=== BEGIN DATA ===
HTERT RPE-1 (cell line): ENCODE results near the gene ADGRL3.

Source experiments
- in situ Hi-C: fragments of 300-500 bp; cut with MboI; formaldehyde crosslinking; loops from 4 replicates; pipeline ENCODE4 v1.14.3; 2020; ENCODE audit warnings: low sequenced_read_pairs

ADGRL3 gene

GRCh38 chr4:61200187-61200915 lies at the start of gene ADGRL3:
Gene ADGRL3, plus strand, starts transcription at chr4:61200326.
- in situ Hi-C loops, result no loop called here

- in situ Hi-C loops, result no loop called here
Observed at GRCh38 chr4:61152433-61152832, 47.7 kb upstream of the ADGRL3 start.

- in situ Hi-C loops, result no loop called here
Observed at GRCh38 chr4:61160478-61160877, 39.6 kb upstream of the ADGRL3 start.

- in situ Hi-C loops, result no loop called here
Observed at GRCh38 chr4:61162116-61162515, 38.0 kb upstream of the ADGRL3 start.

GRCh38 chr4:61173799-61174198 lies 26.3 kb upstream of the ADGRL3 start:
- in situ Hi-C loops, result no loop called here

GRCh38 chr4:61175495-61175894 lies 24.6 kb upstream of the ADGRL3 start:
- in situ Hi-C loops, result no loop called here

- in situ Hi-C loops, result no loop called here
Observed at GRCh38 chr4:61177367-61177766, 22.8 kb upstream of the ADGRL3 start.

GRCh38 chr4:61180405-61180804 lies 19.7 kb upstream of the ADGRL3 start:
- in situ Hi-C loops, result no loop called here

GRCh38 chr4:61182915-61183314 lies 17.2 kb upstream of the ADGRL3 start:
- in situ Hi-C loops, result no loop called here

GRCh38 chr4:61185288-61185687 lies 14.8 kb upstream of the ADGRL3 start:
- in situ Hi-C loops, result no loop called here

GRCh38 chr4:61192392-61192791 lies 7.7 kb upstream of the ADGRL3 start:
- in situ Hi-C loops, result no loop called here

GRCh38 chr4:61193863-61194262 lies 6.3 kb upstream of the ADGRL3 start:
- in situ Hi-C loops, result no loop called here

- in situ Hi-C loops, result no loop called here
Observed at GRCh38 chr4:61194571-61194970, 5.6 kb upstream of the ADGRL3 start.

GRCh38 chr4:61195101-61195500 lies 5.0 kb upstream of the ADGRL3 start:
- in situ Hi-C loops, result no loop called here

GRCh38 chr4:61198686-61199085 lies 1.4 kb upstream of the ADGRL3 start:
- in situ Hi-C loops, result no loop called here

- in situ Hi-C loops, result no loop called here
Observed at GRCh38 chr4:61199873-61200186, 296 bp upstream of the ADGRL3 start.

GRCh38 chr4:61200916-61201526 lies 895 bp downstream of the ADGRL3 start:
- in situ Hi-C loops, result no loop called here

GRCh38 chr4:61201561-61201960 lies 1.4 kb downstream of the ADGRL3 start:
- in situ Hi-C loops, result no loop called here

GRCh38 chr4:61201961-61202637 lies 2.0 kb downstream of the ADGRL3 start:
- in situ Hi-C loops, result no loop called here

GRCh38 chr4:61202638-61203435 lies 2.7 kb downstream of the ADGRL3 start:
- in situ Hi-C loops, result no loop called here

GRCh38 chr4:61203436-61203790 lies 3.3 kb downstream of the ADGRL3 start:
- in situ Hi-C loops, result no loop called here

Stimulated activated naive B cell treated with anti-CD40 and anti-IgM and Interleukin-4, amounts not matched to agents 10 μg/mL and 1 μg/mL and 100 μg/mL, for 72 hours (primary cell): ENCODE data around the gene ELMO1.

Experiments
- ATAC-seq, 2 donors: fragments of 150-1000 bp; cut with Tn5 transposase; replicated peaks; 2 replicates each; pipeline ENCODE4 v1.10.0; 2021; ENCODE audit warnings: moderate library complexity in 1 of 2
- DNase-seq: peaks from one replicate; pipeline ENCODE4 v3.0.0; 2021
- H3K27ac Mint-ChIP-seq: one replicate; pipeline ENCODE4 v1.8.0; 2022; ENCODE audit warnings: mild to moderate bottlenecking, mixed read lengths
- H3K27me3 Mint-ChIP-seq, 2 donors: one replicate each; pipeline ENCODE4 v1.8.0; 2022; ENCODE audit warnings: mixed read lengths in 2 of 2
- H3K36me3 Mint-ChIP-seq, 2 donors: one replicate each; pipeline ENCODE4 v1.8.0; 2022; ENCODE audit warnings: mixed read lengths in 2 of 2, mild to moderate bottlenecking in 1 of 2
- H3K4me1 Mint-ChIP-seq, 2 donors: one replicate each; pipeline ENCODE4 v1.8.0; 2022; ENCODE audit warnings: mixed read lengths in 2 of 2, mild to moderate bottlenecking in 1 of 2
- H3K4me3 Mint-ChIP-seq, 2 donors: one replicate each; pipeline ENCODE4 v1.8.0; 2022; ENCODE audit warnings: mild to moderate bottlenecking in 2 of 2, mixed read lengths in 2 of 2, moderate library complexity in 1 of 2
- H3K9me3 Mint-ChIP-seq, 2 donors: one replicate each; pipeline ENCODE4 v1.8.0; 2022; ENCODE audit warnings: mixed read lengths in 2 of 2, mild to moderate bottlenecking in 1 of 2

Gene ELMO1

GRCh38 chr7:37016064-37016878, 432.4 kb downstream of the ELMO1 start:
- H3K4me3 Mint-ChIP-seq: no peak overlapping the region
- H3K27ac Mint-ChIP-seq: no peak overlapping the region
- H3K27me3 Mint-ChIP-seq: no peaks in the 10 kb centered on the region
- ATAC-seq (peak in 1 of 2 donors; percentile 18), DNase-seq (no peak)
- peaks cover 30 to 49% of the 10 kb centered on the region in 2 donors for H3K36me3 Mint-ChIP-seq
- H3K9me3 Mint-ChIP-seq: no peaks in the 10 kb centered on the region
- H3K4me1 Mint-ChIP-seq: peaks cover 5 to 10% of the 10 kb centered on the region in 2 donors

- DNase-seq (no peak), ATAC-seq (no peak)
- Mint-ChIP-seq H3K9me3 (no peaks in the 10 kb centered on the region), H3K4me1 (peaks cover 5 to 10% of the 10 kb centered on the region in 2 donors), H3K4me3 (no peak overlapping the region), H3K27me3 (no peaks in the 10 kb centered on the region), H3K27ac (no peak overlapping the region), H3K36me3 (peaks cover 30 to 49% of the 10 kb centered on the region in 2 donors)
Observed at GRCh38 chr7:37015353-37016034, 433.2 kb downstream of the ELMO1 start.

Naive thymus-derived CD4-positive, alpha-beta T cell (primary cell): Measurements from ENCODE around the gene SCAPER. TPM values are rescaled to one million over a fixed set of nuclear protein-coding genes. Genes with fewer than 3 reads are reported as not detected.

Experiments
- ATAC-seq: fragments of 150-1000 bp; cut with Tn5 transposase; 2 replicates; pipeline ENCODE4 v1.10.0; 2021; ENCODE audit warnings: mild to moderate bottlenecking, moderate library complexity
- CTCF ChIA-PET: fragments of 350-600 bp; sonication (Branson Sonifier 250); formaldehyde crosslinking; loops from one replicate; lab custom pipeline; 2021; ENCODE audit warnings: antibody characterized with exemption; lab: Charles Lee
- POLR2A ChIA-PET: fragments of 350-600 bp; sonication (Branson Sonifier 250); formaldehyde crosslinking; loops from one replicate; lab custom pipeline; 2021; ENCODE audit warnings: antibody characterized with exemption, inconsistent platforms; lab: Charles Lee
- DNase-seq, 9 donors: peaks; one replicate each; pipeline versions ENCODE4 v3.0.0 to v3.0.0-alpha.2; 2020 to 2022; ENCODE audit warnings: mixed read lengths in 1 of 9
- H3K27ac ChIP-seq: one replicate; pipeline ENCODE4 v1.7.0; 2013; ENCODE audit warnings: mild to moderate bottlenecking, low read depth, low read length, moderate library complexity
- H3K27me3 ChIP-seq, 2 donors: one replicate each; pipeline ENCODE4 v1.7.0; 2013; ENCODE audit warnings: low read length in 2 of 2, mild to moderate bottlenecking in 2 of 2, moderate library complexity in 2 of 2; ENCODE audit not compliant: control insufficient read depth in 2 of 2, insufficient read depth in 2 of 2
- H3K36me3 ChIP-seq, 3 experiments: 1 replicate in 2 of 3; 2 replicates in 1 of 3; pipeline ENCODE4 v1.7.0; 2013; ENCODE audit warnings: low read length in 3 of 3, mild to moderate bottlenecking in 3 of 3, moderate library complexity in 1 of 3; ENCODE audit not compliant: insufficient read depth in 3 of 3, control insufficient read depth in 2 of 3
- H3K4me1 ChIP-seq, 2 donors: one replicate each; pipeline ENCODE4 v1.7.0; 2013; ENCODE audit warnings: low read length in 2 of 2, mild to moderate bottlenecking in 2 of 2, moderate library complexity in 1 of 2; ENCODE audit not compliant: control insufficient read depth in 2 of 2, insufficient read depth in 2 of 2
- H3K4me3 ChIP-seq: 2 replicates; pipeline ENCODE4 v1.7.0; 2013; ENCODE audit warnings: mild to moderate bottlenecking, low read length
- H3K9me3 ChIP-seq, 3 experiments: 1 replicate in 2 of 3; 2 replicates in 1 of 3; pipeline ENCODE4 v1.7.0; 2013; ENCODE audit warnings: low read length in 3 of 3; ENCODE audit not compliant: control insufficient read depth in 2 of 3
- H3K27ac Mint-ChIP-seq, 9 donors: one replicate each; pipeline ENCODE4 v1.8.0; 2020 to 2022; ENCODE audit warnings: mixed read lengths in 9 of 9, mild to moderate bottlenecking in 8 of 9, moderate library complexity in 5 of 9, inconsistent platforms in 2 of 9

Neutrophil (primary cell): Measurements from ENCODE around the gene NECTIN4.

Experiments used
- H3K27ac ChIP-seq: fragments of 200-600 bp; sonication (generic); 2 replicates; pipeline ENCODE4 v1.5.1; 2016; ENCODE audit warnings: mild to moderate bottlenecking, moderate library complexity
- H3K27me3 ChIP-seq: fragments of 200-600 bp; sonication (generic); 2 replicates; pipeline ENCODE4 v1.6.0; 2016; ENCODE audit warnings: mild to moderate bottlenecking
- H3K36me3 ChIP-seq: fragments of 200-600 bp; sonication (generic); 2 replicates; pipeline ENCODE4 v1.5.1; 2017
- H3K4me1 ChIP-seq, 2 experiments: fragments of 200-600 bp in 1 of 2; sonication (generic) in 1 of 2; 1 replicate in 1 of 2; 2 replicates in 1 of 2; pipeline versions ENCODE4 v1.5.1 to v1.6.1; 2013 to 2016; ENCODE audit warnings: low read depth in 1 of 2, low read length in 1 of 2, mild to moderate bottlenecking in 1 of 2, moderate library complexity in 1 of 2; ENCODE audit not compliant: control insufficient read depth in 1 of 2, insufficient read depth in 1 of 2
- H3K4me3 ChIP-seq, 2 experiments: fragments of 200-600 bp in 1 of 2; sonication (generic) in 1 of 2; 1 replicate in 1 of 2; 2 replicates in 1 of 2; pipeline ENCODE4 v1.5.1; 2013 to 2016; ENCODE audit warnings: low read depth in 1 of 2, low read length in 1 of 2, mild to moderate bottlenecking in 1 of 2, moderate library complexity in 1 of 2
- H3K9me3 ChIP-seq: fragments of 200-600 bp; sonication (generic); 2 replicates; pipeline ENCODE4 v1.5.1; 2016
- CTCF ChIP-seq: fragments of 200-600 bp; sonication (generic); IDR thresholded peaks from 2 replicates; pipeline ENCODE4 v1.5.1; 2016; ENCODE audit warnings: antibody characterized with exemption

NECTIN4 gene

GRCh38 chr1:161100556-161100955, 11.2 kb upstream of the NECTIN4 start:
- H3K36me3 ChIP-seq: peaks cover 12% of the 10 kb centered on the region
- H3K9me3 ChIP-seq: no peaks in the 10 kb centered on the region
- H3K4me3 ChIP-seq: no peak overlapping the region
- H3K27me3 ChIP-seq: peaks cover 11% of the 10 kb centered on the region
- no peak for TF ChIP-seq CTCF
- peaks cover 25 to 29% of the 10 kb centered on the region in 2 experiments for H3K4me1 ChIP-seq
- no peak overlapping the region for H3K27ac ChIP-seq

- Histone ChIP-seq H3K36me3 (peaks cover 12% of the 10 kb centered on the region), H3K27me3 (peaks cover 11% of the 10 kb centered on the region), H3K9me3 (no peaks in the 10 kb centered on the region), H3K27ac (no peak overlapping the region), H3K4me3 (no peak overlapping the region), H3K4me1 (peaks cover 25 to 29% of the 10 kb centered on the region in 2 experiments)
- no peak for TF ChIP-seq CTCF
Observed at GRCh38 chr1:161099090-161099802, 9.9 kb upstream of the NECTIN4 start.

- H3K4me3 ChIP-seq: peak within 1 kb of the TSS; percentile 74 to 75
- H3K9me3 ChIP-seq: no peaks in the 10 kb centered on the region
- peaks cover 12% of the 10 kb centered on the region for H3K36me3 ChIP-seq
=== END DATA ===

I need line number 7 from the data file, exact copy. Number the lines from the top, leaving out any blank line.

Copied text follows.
- in situ Hi-C loops, result no loop called here